Opinion

Nurses’ safety when administering SACT must be given the priority it deserves

Too many healthcare providers rely on personal protective equipment alone for their staff

Too many healthcare providers rely on personal protective equipment alone for their staff


Without robust protection regimes, nurses risk exposure to systemic anti-cancer therapy agents. Picture: Alamy

Nurses administering systemic anti-cancer therapy (SACT) agents are at risk of consistent exposure to hazardous drugs that are known to cause health hazards. Long and short-term effects have been noted as including nausea, headaches, dizziness, hair loss and fertility problems (Sessink 2016). They are often putting themselves at risk without adequate protection and awareness, and despite the existence of specific guidance, there are still major inconsistencies in practice that may leave nurses vulnerable to occupational exposure to these hazardous agents.

Protection against exposure to SACT agents should be applied in a specific order (HSE 2014):

  1. Use of totally enclosed systems where reasonably practicable.
  2. Control of exposure at source, for example by using adequate extraction systems and appropriate organisational measures.
  3. Issue personal protective equipment (PPE) where adequate control cannot be achieved by other measures alone.

Closed-system transfer devices are under-used

However, many healthcare providers rely on PPE alone without considering the use of the other identified measures such as closed-system transfer devices (CSTDs), which is extremely worrying. A document titled Guidance on Handling of Injectable Cytotoxic Drugs in Clinical Areas in NHS Hospitals in the UK (Santillo et al 2018) is aimed primarily at nursing staff handling these agents in clinical areas. It identifies recommendations detailing specific measures that should be implemented to reduce the risk of occupational exposure for nurses administering cytotoxic drugs and recommends the use of CSTDs during the administration process. This is currently not reflected in clinical practice across the board and needs to be rectified to prevent nurses being further exposed to these harmful drugs.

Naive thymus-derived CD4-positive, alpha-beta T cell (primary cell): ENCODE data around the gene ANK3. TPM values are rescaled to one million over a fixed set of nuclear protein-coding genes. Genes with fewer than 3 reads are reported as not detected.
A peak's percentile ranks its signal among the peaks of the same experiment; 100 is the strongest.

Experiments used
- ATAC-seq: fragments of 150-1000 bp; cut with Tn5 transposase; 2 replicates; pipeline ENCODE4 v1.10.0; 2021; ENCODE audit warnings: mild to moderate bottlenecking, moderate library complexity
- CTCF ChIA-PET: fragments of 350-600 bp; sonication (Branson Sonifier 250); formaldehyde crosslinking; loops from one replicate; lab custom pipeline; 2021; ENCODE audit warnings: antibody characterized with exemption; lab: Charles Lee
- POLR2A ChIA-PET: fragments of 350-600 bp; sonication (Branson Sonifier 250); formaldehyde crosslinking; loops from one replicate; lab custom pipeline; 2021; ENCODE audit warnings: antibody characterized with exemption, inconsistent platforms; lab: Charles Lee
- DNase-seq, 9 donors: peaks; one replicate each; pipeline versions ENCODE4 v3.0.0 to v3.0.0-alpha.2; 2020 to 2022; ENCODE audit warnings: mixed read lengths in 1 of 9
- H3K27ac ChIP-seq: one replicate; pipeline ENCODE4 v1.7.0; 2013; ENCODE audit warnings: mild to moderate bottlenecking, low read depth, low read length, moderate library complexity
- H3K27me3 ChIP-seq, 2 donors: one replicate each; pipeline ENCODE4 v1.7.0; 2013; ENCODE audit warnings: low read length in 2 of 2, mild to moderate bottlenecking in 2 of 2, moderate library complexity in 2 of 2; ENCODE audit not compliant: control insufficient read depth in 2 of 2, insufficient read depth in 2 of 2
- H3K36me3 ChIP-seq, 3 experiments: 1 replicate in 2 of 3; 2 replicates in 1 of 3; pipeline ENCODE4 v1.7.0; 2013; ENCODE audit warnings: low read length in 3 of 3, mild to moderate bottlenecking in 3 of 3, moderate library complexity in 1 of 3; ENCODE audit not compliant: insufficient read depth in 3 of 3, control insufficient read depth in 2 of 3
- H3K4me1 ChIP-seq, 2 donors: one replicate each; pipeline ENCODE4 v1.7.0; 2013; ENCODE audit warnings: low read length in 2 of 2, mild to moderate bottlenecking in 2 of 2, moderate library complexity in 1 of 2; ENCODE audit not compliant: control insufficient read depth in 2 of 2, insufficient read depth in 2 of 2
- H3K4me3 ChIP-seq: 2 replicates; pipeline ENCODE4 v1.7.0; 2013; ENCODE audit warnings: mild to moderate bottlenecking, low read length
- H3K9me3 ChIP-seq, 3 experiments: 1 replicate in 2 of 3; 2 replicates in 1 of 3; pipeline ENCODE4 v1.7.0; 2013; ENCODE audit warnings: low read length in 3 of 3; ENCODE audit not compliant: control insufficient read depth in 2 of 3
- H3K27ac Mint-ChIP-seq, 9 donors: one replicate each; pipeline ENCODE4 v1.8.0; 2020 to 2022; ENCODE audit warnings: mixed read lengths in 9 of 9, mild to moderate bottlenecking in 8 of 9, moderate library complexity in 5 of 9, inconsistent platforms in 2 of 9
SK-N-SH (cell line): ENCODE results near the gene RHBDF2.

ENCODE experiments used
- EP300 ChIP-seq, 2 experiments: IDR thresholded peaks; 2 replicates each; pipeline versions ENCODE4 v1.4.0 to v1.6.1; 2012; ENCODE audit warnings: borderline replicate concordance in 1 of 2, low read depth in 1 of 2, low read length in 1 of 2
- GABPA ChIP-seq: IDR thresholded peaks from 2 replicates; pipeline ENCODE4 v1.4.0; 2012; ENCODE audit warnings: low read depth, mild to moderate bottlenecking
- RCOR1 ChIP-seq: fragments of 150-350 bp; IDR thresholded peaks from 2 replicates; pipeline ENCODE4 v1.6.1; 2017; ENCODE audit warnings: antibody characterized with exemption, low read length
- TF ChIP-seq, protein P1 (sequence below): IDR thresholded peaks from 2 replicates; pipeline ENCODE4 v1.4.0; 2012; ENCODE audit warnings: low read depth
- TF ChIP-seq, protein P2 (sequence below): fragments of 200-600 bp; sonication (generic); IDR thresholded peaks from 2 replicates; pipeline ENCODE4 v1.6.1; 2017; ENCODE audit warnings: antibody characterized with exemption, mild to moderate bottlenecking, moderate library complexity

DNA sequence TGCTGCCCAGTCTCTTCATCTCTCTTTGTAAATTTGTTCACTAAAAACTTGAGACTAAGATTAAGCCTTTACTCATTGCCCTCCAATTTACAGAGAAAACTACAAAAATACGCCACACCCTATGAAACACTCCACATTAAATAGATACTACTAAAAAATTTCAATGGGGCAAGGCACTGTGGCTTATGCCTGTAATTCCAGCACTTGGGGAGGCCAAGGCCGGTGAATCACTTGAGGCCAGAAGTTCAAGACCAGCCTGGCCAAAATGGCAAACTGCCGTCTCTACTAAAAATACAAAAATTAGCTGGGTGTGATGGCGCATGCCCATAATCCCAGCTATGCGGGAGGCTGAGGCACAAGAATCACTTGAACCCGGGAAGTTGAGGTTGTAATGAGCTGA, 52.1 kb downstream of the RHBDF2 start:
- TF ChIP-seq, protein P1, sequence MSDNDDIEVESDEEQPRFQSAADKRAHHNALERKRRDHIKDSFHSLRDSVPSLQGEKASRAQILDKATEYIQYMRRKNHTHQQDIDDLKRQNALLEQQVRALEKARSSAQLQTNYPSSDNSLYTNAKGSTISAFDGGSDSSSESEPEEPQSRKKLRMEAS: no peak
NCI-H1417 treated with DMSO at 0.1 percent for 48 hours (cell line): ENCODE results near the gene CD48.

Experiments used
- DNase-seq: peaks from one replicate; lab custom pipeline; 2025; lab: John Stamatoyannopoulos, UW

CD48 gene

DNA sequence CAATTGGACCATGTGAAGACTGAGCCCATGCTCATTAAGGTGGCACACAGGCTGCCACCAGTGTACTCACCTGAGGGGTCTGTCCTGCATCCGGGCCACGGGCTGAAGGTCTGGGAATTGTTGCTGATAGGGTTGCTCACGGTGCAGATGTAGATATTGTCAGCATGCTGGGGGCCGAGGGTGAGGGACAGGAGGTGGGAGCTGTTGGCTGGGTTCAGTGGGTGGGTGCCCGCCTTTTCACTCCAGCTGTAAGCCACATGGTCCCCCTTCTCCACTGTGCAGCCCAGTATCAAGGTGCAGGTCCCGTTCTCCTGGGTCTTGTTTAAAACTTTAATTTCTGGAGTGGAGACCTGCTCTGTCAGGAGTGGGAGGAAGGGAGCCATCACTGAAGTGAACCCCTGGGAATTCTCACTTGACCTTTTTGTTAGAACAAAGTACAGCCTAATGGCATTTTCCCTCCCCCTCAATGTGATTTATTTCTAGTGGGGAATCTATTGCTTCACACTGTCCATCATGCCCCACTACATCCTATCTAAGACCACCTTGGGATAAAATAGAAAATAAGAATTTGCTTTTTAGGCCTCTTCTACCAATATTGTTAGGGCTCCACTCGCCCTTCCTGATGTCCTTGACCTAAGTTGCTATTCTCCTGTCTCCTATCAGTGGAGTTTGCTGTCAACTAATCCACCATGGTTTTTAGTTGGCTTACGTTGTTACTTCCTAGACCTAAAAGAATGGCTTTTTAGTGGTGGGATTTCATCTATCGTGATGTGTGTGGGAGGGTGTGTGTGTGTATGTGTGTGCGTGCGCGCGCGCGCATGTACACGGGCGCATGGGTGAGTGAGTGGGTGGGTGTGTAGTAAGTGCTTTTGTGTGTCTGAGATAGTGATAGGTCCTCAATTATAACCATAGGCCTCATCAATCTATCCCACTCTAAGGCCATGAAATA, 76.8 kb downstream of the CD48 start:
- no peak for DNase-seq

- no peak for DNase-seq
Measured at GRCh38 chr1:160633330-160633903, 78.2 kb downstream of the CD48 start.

‘The potential health issue for nurses cannot be ignored due to the mounting evidence of the risks and adverse effects experienced by nurses administering SACT agents’

The recent Cochrane review of the use of closed systems for handling cytotoxic chemotherapy, commissioned by the UK Oncology Nursing Society, concluded there is no evidence to support or otherwise the routine use of closed-system drug transfer devices in addition to safe handling of infusional hazardous drugs (Gurusamy et al 2018). However, this review was based mainly on evidence in pharmaceutical areas and only two studies included administration areas. There is also ambiguity in relation to the aims of the review. It refers to healthcare staff and does not define how this group is constituted. The cost-effectiveness of CSTDs is included in the review, which is not evident in the title or aims at the outset. The main focus of the review relates to pharmacy areas.   

The risk to health cannot be ignored

However, this potential health issue for nurses cannot be ignored due to the mounting evidence of the risks and adverse effects experienced by nurses administering SACT agents. Therefore, we strongly recommend SACT safety awareness takes priority and that CSTDs are implemented immediately for administration of SACT to protect workers from harm when administering SACT. Every treatment, every day, every time.

To find out more about our SACT Safety Campaign, @sactsafety4all, or the SACT Safety Facebook page. Our aim is simple: to campaign to protect workers from harm when administering SACT.


References

Gurusamy K, Best L, Tanguay C et al (2018) Closed System Drug-transfer Devices plus safe handling of hazardous drugs, versus safe handling alone for reducing exposure to infusional hazardous drugs in healthcare staff (Review). (Last accessed: 3 December 2018.)

Health and Safety Executive (2014) Safe handling of cytotoxic drugs in the workplace. (Last accessed: 3 December 2018.)

Santillo M, Field A, Henderson J et al (2018) Guidance on Handling of Injectable Cytotoxic Drugs in Clinical Areas in NHS Hospitals in the UK, NHS Pharmaceutical Quality Assurance Committee 2018. (Last accessed: 3 December 2018.)

Sessink P (2016) Preventing exposure to cytotoxic drugs. Hospital Pharmacy Europe. (Last accessed: 3 December 2018.)


Samantha Toland, senior lecturer in haematology, school of nursing and midwifery, Birmingham City University

 

 

Alison Simons, senior lecturer, pathway award leader, haematology and cancer, school of health sciences, Birmingham City University

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